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Govt expects B10 programme to reduce CPO overstock

 | January 15, 2013

The government is implementing its programme to blend 10% of palm oil with diesel (B10 programme) for non-subsidised diesel users, which will help trim the current record stockpile levels of crude palm oil (CPO) that is depressing the commodity’s prices.

KUALA LUMPUR: The government is implementing its programme to blend 10% of palm oil with diesel (B10 programme) for non-subsidised diesel users, which will help trim the current record stockpile levels of crude palm oil (CPO) that is depressing the commodity’s prices.

Plantation Industries and Commodities Minister Bernard Dompok said the B10 programme is expected to wipe out the overstock soon after it is implemented by the end of the year.

“We expect the full implementation of the B10 programme by the end of this year will ease the palm oil stock to a more comfortable level of below two million metric tonnes,” he told newsmen after officiating at the Palm Oil Economic Review and Outlook Seminar 2013 in Kuala Lumpur yesterday.

According to the Malaysian Palm Oil Board, inventories in Malaysia rose by 2.4% to 2.63 million tonnes in December from 2.57 million tonnes a month earlier.

Dompok said the government has spent about RM30 million on building blending facilities which would be ready by year-end, adding that the full implementation of the B5 and B10 would help reduce one million tonnes of the current stocks.

Asked about the global economy and the expectation of CPO prices, Dompok said with the improvement of the global economy, exports of CPO are expected to be better soon.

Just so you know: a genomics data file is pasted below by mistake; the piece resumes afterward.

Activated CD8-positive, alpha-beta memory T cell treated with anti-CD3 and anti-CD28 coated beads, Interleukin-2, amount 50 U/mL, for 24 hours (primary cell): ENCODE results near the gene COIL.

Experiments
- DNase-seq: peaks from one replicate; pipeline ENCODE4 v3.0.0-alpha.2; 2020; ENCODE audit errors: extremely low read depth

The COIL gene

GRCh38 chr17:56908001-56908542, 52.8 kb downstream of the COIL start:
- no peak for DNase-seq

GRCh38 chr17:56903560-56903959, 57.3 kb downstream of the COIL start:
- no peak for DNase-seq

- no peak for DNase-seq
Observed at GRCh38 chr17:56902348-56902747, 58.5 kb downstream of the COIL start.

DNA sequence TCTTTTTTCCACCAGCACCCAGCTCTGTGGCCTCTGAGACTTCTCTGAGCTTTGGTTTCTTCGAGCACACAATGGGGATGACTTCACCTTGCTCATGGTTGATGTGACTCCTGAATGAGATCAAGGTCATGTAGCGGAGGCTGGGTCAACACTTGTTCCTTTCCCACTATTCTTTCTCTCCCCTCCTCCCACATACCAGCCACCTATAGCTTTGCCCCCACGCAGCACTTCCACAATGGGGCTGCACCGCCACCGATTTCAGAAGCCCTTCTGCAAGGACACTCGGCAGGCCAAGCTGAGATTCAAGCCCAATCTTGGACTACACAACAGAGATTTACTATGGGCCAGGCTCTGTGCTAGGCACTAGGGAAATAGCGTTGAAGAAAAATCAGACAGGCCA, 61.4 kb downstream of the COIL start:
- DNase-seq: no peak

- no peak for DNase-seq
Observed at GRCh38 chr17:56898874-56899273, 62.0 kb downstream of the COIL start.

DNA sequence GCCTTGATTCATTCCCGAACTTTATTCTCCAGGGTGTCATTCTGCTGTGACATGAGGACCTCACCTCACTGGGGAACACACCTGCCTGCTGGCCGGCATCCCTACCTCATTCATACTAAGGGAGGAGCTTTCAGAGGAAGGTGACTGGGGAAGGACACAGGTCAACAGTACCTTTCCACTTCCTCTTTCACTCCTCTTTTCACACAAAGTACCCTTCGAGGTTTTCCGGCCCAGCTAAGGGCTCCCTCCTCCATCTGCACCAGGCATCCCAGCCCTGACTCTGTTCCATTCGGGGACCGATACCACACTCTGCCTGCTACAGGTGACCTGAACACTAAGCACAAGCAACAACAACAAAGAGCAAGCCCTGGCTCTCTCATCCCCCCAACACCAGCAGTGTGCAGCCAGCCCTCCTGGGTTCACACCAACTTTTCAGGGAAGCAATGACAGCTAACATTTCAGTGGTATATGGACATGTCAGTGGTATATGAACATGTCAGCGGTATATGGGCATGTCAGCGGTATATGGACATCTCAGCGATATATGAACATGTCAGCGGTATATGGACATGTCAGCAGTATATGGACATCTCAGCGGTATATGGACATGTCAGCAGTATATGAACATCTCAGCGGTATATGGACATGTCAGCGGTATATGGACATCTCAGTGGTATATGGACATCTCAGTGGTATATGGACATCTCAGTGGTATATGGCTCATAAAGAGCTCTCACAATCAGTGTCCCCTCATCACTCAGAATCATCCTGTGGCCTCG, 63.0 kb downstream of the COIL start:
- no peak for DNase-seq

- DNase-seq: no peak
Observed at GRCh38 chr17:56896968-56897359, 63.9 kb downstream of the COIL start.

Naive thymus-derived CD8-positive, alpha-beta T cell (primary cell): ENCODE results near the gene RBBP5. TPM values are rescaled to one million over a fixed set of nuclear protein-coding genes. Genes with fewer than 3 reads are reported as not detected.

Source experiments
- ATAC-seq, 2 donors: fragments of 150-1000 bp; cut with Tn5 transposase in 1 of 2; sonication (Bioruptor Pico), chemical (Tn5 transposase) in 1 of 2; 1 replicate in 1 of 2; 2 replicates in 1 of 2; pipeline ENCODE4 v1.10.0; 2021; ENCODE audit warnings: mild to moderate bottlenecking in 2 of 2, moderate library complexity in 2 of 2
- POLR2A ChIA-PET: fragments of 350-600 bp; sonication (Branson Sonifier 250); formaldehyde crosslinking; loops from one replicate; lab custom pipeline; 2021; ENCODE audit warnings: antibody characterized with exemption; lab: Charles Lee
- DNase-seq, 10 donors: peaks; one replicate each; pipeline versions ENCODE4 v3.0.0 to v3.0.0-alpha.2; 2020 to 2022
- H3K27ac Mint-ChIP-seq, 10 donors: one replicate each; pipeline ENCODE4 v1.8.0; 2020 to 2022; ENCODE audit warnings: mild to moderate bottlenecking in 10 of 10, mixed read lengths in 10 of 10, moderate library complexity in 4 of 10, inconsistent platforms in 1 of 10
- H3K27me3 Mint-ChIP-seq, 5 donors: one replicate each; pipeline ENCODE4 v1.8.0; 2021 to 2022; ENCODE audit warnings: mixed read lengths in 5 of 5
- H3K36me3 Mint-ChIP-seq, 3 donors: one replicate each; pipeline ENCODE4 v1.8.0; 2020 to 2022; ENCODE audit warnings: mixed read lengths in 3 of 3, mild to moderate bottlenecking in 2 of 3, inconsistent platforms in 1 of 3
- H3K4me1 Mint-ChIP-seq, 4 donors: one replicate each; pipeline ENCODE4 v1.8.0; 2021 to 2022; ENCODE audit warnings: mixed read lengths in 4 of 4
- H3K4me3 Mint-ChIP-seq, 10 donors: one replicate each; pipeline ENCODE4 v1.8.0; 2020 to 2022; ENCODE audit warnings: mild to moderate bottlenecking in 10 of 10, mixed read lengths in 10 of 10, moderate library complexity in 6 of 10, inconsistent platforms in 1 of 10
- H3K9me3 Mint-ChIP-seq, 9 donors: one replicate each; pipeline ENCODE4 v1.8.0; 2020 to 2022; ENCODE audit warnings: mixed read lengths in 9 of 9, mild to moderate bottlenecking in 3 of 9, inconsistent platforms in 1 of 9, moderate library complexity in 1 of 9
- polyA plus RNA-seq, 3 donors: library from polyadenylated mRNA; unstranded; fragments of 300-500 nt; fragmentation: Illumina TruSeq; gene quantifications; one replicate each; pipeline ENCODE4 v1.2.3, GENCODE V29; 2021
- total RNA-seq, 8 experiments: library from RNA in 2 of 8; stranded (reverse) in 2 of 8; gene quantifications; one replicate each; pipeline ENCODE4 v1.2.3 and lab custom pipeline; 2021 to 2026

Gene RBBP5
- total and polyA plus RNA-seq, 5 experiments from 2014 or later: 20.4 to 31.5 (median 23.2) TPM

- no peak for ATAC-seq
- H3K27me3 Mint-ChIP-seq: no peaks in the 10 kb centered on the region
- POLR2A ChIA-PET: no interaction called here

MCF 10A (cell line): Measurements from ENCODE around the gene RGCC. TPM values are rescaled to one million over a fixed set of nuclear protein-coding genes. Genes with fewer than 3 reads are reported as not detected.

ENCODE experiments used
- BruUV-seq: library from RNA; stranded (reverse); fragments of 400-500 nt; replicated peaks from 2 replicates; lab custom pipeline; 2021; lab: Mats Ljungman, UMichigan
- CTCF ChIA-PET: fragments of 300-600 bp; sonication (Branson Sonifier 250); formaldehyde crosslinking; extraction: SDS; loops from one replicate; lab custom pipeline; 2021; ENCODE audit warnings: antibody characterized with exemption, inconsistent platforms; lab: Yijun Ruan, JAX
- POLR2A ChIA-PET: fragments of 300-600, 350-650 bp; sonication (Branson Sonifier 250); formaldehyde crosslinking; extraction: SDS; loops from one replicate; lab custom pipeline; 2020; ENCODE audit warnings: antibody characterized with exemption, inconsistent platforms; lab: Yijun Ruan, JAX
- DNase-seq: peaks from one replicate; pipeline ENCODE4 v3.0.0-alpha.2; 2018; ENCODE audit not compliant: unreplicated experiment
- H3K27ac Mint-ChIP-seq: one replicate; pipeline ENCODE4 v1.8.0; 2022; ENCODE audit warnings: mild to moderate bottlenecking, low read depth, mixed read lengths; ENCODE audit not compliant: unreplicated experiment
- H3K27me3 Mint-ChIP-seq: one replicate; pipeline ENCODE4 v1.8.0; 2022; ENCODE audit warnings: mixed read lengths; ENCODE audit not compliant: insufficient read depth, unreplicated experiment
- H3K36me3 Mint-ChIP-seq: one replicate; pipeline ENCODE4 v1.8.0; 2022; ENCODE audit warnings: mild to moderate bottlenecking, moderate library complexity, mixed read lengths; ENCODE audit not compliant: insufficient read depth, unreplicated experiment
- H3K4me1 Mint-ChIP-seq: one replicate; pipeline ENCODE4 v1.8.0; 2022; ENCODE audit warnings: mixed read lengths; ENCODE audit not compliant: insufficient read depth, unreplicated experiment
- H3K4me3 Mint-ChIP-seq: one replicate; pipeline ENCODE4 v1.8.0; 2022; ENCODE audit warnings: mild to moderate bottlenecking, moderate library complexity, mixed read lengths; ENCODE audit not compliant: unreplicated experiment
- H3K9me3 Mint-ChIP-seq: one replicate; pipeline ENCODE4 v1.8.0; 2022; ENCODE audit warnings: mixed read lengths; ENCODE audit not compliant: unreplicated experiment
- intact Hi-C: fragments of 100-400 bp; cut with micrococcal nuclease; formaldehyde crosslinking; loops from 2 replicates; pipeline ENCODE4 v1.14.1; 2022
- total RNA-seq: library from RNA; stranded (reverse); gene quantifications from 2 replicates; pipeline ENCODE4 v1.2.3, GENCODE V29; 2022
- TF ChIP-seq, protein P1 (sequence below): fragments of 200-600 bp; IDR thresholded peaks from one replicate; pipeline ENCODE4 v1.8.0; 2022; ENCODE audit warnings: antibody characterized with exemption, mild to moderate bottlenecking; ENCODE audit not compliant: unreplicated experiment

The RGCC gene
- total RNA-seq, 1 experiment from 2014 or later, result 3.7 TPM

He, however, said that CPO prices would be dictated by market forces but hoped that it would be sustainable for plantation owners, millers and refiners.

On the restructured export duty for palm oil, he said the implementation of the restructured export duty would benefit downstream industries especially the refinery sector.

Earlier in his speech, he said the global economic slowdown recorded in the third-quarter of 2012 contributed towards increasing domestic stock levels and this had resulted in lower CPO prices.

He said CPO prices hit their lowest levels in December 2012, recording an average price of RM2,052 per tonne, adding that the downward pressure on CPO prices had also impacted the export performance.

“In 2012, exports of palm oil and palm oil products based on provisional figures was recorded at RM71.39 million, a decrease of 11.2% compared to the RM80.41 billion registered in 2011,” he said.

This content is provided by FMT content partner The Malaysian Reserve.


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